Turing machines), and somewhat more on measures of complexity of
strategies for supporting supergame equilibria. But these approaches have
not, I think, led us in directions that will help with the problems encountered
in this chapter, and I will not, in consequence, bother with references.
Unforeseen contingencies have not otherwise arisen in the formal literature
to my knowledge, and so on that subject, four years after it was originally
promised, I can do nothing more than at long last offer for the reader's
enjoyment Kreps ( 1988).
In writing this chapter, I had tremendous difficulties coming up with a term for
what it is that textbook economics and the Porter approach to strategy does not
analyze. I will use organizational efficiency and effectiveness and words of that ilk,
but I confess much unhappiness with them.
The notion of a hierarchical transaction and its particular relevance to employment relationships is quite old--going back at least to
Simon ( 1951).
The role of reputation in hierarchical transactions also appears in
Simon ( 1951).
It might run thus: concentrated ownership of capital can be, as they show,
efficient. Capital ownership by an individual might subject the individual to too
much risk. Hence, for purposes of risk sharing we invent the limited stock
The argument's flavor is easiest to suggest if we assume that the game will run
precisely one hundred million rounds. In this case, roughly, the argument runs as
follows: A, with many rounds to go, will want to test B to see if B will honor trust.
At worst A loses $5 by doing so, and there is a one-in-one-thousand chance that A
will make at least $10 in each of the many rounds left to go. But then what will B
do when A tries him or her out? Even if B is not a moral person, B will honor that
trust: to abuse it would reveal B's true character to A and would mean obtaining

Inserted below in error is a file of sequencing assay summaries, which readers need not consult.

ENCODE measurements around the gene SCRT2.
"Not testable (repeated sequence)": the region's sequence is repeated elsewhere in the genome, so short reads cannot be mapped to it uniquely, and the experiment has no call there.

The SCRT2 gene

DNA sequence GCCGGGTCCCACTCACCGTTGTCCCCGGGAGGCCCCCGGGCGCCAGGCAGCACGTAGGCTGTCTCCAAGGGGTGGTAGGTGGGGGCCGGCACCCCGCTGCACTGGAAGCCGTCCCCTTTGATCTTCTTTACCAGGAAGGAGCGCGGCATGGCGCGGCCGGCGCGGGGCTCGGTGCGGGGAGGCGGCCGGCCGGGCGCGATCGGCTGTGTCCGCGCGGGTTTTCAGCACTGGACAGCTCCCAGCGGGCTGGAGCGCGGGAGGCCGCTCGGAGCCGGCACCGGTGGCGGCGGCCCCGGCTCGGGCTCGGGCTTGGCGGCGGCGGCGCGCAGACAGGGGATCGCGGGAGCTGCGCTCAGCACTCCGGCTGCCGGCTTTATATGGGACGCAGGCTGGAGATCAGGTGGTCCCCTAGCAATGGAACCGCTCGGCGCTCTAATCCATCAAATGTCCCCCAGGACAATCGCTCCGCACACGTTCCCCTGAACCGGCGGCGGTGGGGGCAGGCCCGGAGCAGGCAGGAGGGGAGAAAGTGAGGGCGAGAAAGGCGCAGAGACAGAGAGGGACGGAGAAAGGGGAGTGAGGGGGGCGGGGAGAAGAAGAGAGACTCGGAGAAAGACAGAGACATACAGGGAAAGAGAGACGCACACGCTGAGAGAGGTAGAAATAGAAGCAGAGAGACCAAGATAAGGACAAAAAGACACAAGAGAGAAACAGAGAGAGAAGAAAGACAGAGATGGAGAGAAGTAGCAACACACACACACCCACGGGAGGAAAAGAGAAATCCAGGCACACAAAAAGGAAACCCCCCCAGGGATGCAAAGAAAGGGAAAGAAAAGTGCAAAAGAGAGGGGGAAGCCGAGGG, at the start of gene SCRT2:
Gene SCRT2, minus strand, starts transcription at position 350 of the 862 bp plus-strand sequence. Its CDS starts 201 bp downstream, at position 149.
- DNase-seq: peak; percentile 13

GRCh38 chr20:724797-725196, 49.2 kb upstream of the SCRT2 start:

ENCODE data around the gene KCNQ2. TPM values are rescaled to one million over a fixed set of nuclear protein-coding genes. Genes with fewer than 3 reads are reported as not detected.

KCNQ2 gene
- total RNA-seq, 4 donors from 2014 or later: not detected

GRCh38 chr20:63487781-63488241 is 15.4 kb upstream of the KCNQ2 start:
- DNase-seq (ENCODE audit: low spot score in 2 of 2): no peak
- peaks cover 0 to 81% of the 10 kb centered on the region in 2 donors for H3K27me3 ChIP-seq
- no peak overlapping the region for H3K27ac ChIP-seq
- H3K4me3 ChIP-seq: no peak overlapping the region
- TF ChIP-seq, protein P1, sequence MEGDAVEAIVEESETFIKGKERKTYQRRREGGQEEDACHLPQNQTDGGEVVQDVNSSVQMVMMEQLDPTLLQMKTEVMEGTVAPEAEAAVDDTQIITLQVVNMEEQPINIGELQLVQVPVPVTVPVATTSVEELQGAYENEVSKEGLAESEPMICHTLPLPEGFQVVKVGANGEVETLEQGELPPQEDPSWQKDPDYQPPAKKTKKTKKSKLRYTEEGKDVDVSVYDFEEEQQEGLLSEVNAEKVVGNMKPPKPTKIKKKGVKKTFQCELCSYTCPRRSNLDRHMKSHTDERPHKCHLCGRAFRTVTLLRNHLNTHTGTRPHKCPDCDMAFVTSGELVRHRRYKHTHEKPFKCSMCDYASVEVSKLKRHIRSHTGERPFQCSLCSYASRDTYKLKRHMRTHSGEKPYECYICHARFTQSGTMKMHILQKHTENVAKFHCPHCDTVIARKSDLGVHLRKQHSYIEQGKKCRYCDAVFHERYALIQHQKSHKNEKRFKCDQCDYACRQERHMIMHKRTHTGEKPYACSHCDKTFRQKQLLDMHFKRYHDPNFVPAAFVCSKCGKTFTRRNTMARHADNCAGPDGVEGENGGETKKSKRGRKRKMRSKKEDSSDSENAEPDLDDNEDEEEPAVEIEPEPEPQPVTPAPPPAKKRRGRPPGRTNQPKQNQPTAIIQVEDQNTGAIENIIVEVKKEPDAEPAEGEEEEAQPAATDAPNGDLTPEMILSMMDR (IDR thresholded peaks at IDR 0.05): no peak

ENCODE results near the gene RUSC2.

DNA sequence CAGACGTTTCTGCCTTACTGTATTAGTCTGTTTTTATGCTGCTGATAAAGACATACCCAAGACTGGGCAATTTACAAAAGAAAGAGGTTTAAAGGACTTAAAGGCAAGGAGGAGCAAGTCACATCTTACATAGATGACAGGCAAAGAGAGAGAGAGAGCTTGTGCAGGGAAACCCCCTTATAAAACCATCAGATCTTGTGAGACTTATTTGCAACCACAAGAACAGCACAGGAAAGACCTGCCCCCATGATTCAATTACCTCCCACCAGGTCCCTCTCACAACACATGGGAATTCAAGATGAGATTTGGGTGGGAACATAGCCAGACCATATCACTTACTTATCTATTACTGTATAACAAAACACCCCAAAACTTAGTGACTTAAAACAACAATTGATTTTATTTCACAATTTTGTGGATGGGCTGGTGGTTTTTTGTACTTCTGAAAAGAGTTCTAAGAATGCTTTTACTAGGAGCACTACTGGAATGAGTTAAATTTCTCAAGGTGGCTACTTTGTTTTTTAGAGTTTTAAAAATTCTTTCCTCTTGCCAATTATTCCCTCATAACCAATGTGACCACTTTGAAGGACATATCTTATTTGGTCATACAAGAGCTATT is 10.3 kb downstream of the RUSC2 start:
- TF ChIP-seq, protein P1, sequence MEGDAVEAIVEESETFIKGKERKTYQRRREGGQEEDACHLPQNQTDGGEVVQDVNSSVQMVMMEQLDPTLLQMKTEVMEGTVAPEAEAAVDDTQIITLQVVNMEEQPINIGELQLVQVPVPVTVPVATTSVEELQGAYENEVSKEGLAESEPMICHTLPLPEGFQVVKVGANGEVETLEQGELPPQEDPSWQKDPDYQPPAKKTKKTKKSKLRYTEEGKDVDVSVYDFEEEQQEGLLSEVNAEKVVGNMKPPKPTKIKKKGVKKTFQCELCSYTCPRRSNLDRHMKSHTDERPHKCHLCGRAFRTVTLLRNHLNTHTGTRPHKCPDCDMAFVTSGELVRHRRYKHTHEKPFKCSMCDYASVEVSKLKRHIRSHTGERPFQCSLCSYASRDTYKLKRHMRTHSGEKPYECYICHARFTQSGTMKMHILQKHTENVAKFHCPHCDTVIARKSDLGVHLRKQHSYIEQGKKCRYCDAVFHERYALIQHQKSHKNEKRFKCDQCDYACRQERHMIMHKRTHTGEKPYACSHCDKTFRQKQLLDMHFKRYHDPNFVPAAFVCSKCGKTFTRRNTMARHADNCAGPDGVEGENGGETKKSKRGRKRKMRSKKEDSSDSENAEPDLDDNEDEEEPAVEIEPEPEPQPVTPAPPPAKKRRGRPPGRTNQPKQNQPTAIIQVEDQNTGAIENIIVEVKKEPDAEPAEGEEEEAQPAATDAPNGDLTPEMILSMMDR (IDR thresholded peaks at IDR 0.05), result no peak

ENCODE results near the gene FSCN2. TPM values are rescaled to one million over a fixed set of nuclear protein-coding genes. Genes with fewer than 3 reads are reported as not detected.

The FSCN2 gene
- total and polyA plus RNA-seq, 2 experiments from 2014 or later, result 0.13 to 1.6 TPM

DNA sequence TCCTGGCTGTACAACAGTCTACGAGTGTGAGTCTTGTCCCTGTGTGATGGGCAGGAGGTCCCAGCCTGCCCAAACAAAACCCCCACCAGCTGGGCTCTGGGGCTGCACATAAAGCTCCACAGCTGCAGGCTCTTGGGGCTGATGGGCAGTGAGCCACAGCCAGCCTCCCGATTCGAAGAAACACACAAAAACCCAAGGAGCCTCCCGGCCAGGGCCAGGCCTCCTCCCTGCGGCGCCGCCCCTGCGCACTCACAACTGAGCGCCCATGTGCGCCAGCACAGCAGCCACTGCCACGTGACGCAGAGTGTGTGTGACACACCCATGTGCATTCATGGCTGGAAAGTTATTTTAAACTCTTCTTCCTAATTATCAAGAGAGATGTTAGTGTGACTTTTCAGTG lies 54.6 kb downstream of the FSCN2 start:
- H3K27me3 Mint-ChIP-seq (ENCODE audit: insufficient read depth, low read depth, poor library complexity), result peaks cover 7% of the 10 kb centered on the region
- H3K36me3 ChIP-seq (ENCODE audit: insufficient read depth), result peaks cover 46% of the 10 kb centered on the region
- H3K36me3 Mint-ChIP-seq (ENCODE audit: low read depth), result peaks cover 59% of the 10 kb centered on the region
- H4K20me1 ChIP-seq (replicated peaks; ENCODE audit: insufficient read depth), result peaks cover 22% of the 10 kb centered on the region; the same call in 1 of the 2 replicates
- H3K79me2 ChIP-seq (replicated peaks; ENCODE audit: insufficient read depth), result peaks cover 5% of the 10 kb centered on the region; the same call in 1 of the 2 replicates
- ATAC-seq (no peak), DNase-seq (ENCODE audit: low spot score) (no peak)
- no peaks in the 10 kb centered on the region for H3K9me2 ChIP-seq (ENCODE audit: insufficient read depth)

nothing in all subsequent rounds; honoring trust will cause A to take another
chance for a long time to come worth $10 each time.
The reader desiring a more exact analysis of the issues discussed here may wish to
refer at this point to the Appendix near the end of the chapter, where a simple
example is presented.
Well, that is a bit of an overstatement. One must trade off unambiguity and the
overall efficiency of the arrangement. In our earlier example of easy and hard
problems and problems that do or do not require calculus, applying the calculus
rule might be completely unambiguous, but as we make the necessity of calculus
less and less predicative on the difficulty of the job, we lower the surplus derived
from basing payment on the necessity of calculus. We could lower the predicative
power of calculus to just the point where the arrangement still lives (test (ii) is just
Questia, a part of Gale, Cengage Learning. www.questia.com
Book title: Firms, Organizations and Contracts:A Reader in Industrial Organization.
Contributors: Peter J. Buckley - Editor, Jonathan Michie - Editor.
Publisher: Oxford University Press.
Place of publication: Oxford.
Publication year: 1996.
Page number: 273.
This material is protected by copyright and, with the exception of fair use, may
not be further copied, distributed or transmitted in any form or by any means.